It began in 1960 with the Greensboro sit-ins. By 1973, when a few Native Americans rebelled at Wounded Knee and the U.S. Army came home from Vietnam, it was over. In between came Freedom Rides, Port Huron, the Mississippi Summer, Berkeley, Selma, Vietnam, the Summer of Love, Black Power, the Chicago Convention, hippies, Brown Power, and Women's Liberation--The Movement--in an era that became known as The Sixties. Why did millions of Americans become activists; why did they take to the streets?
These are questions Terry Anderson explores in The Movement and The Sixties, a searching history of the social activism that defined a generation of young Americans and that called into question the very nature of "America." Drawing on interviews, "underground" manuscripts colleceted at campuses and archives throughout the nation, and many popular accounts, Anderson begins with Greensboro and reveals how one event built upon another and exploded into the kaleidoscope of activism by the early 1970s. Civil rights, student power, and the crusade against the Vietnam War composed the first wave of the movement, and during and after the rip tides of 1968, the movement changed and expanded, flowing into new currents of counterculture, minority empowerment, and women's liberation. The parades of protesters, along with schocking events--from the Kennedy assassination to My Lai--encouraged other citizens to question their nation. Was America racist, imperialist, sexist?
Unlike other books on this tumultuous decade, The Movement and The Sixties is neither a personal memoir, nor a treatise on New Left ideology, nor a chronicle of the so-called leaders of the movement. Instead, it is a national history, a compelling and fascinating account of a defining era that remains a significant part of our lives today.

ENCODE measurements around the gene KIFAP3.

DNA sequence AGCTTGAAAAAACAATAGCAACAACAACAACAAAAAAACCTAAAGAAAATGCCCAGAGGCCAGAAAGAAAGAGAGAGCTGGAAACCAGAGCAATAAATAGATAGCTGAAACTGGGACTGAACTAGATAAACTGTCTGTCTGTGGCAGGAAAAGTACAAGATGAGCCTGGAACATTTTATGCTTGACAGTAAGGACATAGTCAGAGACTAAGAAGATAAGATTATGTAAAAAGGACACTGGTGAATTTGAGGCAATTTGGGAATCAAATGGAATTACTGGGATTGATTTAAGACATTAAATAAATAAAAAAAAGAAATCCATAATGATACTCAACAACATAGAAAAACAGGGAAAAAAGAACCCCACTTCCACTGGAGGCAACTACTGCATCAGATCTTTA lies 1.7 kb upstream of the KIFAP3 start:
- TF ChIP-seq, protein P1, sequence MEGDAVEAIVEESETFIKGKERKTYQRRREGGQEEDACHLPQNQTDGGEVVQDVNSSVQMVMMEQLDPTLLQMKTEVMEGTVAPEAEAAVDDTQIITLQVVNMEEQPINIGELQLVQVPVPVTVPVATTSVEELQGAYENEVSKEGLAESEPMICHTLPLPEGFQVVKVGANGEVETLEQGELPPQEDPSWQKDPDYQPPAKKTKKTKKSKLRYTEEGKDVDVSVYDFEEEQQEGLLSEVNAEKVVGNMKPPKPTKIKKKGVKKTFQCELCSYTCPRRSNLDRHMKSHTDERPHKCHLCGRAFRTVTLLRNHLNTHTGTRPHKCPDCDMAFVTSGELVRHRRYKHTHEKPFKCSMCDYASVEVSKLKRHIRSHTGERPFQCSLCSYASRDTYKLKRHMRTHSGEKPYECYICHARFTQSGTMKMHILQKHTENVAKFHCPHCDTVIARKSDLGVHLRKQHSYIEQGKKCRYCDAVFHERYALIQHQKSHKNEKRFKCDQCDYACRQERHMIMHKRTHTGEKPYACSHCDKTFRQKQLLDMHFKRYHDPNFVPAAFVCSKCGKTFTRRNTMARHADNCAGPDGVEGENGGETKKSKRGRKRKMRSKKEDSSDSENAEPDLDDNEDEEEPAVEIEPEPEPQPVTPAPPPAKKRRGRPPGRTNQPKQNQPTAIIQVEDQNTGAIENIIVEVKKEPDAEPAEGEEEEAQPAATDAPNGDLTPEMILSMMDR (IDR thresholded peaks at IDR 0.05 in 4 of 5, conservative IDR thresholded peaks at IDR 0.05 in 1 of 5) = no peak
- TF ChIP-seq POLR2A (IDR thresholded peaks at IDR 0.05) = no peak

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"We were young, we were reckless, arrogant, silly, headstrong--and we were right. I regret nothing!" So spoke Abbie Hoffman, recalling the '60s 20 years later. Anderson memorializes Hoffman's words, along with quotations from rock lyrics, SDS slogans, and official pronouncements from the likes of Spiro Agnew, Richard Daley, and George Wallace. He tracks the boomer generation's progress from the civil rights and free speech movements to, after the murders of Martin Luther King and Robert Kennedy, what approached civil war. He does so with passion, arguing that the kids were right to protest a national policy that enriched Wernher von Braun, the Nazi rocket scientist and war criminal, while imprisoning conscientious objectors for refusing to fight in Vietnam. Anderson's masterful treatment brings those difficult times to life.About the Author:
About the author:
Terry Anderson, a Vietnam veteran, is a Professor of History at Texas A&M University, and also has taught in Malaysia, Japan, and has received a Fulbright to China. He has written many articles on the 1960s and on the Vietnam War, and is the author of The United States, Great Britain and the Cold War, 1944-1947, and the co-author of A Flying Tiger's Diary (with fighter pilot Charles Bond, Jr.).
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Book Description Oxford University Press, Oxford, England, 1995. Hardcover. Book Condition: New. Dust Jacket Condition: New. 1st. US HIST-NEW regular size hardcover in its jacket. gray w/blue lettering Size: 8vo - over 7¾" - 9¾" tall. Bookseller Inventory # Aug22-15top42
Book Description Oxford University Press, 1995. Hardcover. Book Condition: New. Hardcover and dust jacket. Good binding and cover. Clean, unmarked pages. Ships daily. Bookseller Inventory # 1609080076
Book Description Oxford University Press, USA March 1995, 1995. Hardcover. Book Condition: New. Bookseller Inventory # 86214
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Book Description Oxford University Press, 1995. Hardcover. Book Condition: New. book. Bookseller Inventory # M0195074092
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